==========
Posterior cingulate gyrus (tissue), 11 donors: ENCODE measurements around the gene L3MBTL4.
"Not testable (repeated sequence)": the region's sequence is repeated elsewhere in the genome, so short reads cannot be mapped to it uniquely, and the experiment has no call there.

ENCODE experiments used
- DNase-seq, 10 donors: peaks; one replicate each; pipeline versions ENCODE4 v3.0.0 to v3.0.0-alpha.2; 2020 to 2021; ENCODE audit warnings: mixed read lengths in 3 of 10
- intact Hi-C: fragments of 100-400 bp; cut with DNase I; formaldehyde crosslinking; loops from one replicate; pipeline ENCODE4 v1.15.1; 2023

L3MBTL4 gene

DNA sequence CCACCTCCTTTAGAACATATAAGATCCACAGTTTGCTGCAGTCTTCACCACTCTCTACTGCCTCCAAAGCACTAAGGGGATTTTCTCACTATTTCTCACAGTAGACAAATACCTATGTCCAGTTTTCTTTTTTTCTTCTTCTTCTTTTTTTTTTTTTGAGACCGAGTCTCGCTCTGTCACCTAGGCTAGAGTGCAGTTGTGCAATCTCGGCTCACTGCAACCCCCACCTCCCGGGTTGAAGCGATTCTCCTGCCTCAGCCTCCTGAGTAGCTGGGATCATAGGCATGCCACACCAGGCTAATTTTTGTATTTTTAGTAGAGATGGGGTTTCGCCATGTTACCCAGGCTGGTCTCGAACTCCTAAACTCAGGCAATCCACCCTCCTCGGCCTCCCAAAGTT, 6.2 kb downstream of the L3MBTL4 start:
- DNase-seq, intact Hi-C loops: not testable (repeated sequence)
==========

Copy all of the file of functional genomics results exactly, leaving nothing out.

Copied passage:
Posterior cingulate gyrus (tissue), 11 donors: ENCODE measurements around the gene L3MBTL4.
"Not testable (repeated sequence)": the region's sequence is repeated elsewhere in the genome, so short reads cannot be mapped to it uniquely, and the experiment has no call there.

ENCODE experiments used
- DNase-seq, 10 donors: peaks; one replicate each; pipeline versions ENCODE4 v3.0.0 to v3.0.0-alpha.2; 2020 to 2021; ENCODE audit warnings: mixed read lengths in 3 of 10
- intact Hi-C: fragments of 100-400 bp; cut with DNase I; formaldehyde crosslinking; loops from one replicate; pipeline ENCODE4 v1.15.1; 2023

L3MBTL4 gene

DNA sequence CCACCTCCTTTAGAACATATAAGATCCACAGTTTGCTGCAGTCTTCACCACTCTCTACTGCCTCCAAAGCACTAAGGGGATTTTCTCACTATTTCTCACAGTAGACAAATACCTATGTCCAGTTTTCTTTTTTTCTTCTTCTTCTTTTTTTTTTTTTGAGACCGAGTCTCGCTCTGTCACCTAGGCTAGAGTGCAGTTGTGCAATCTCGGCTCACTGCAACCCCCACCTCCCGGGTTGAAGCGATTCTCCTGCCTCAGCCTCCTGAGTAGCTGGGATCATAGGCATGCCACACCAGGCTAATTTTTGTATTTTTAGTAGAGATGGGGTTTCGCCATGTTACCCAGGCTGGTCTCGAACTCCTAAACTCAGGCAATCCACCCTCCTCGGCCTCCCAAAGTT, 6.2 kb downstream of the L3MBTL4 start:
- DNase-seq, intact Hi-C loops: not testable (repeated sequence)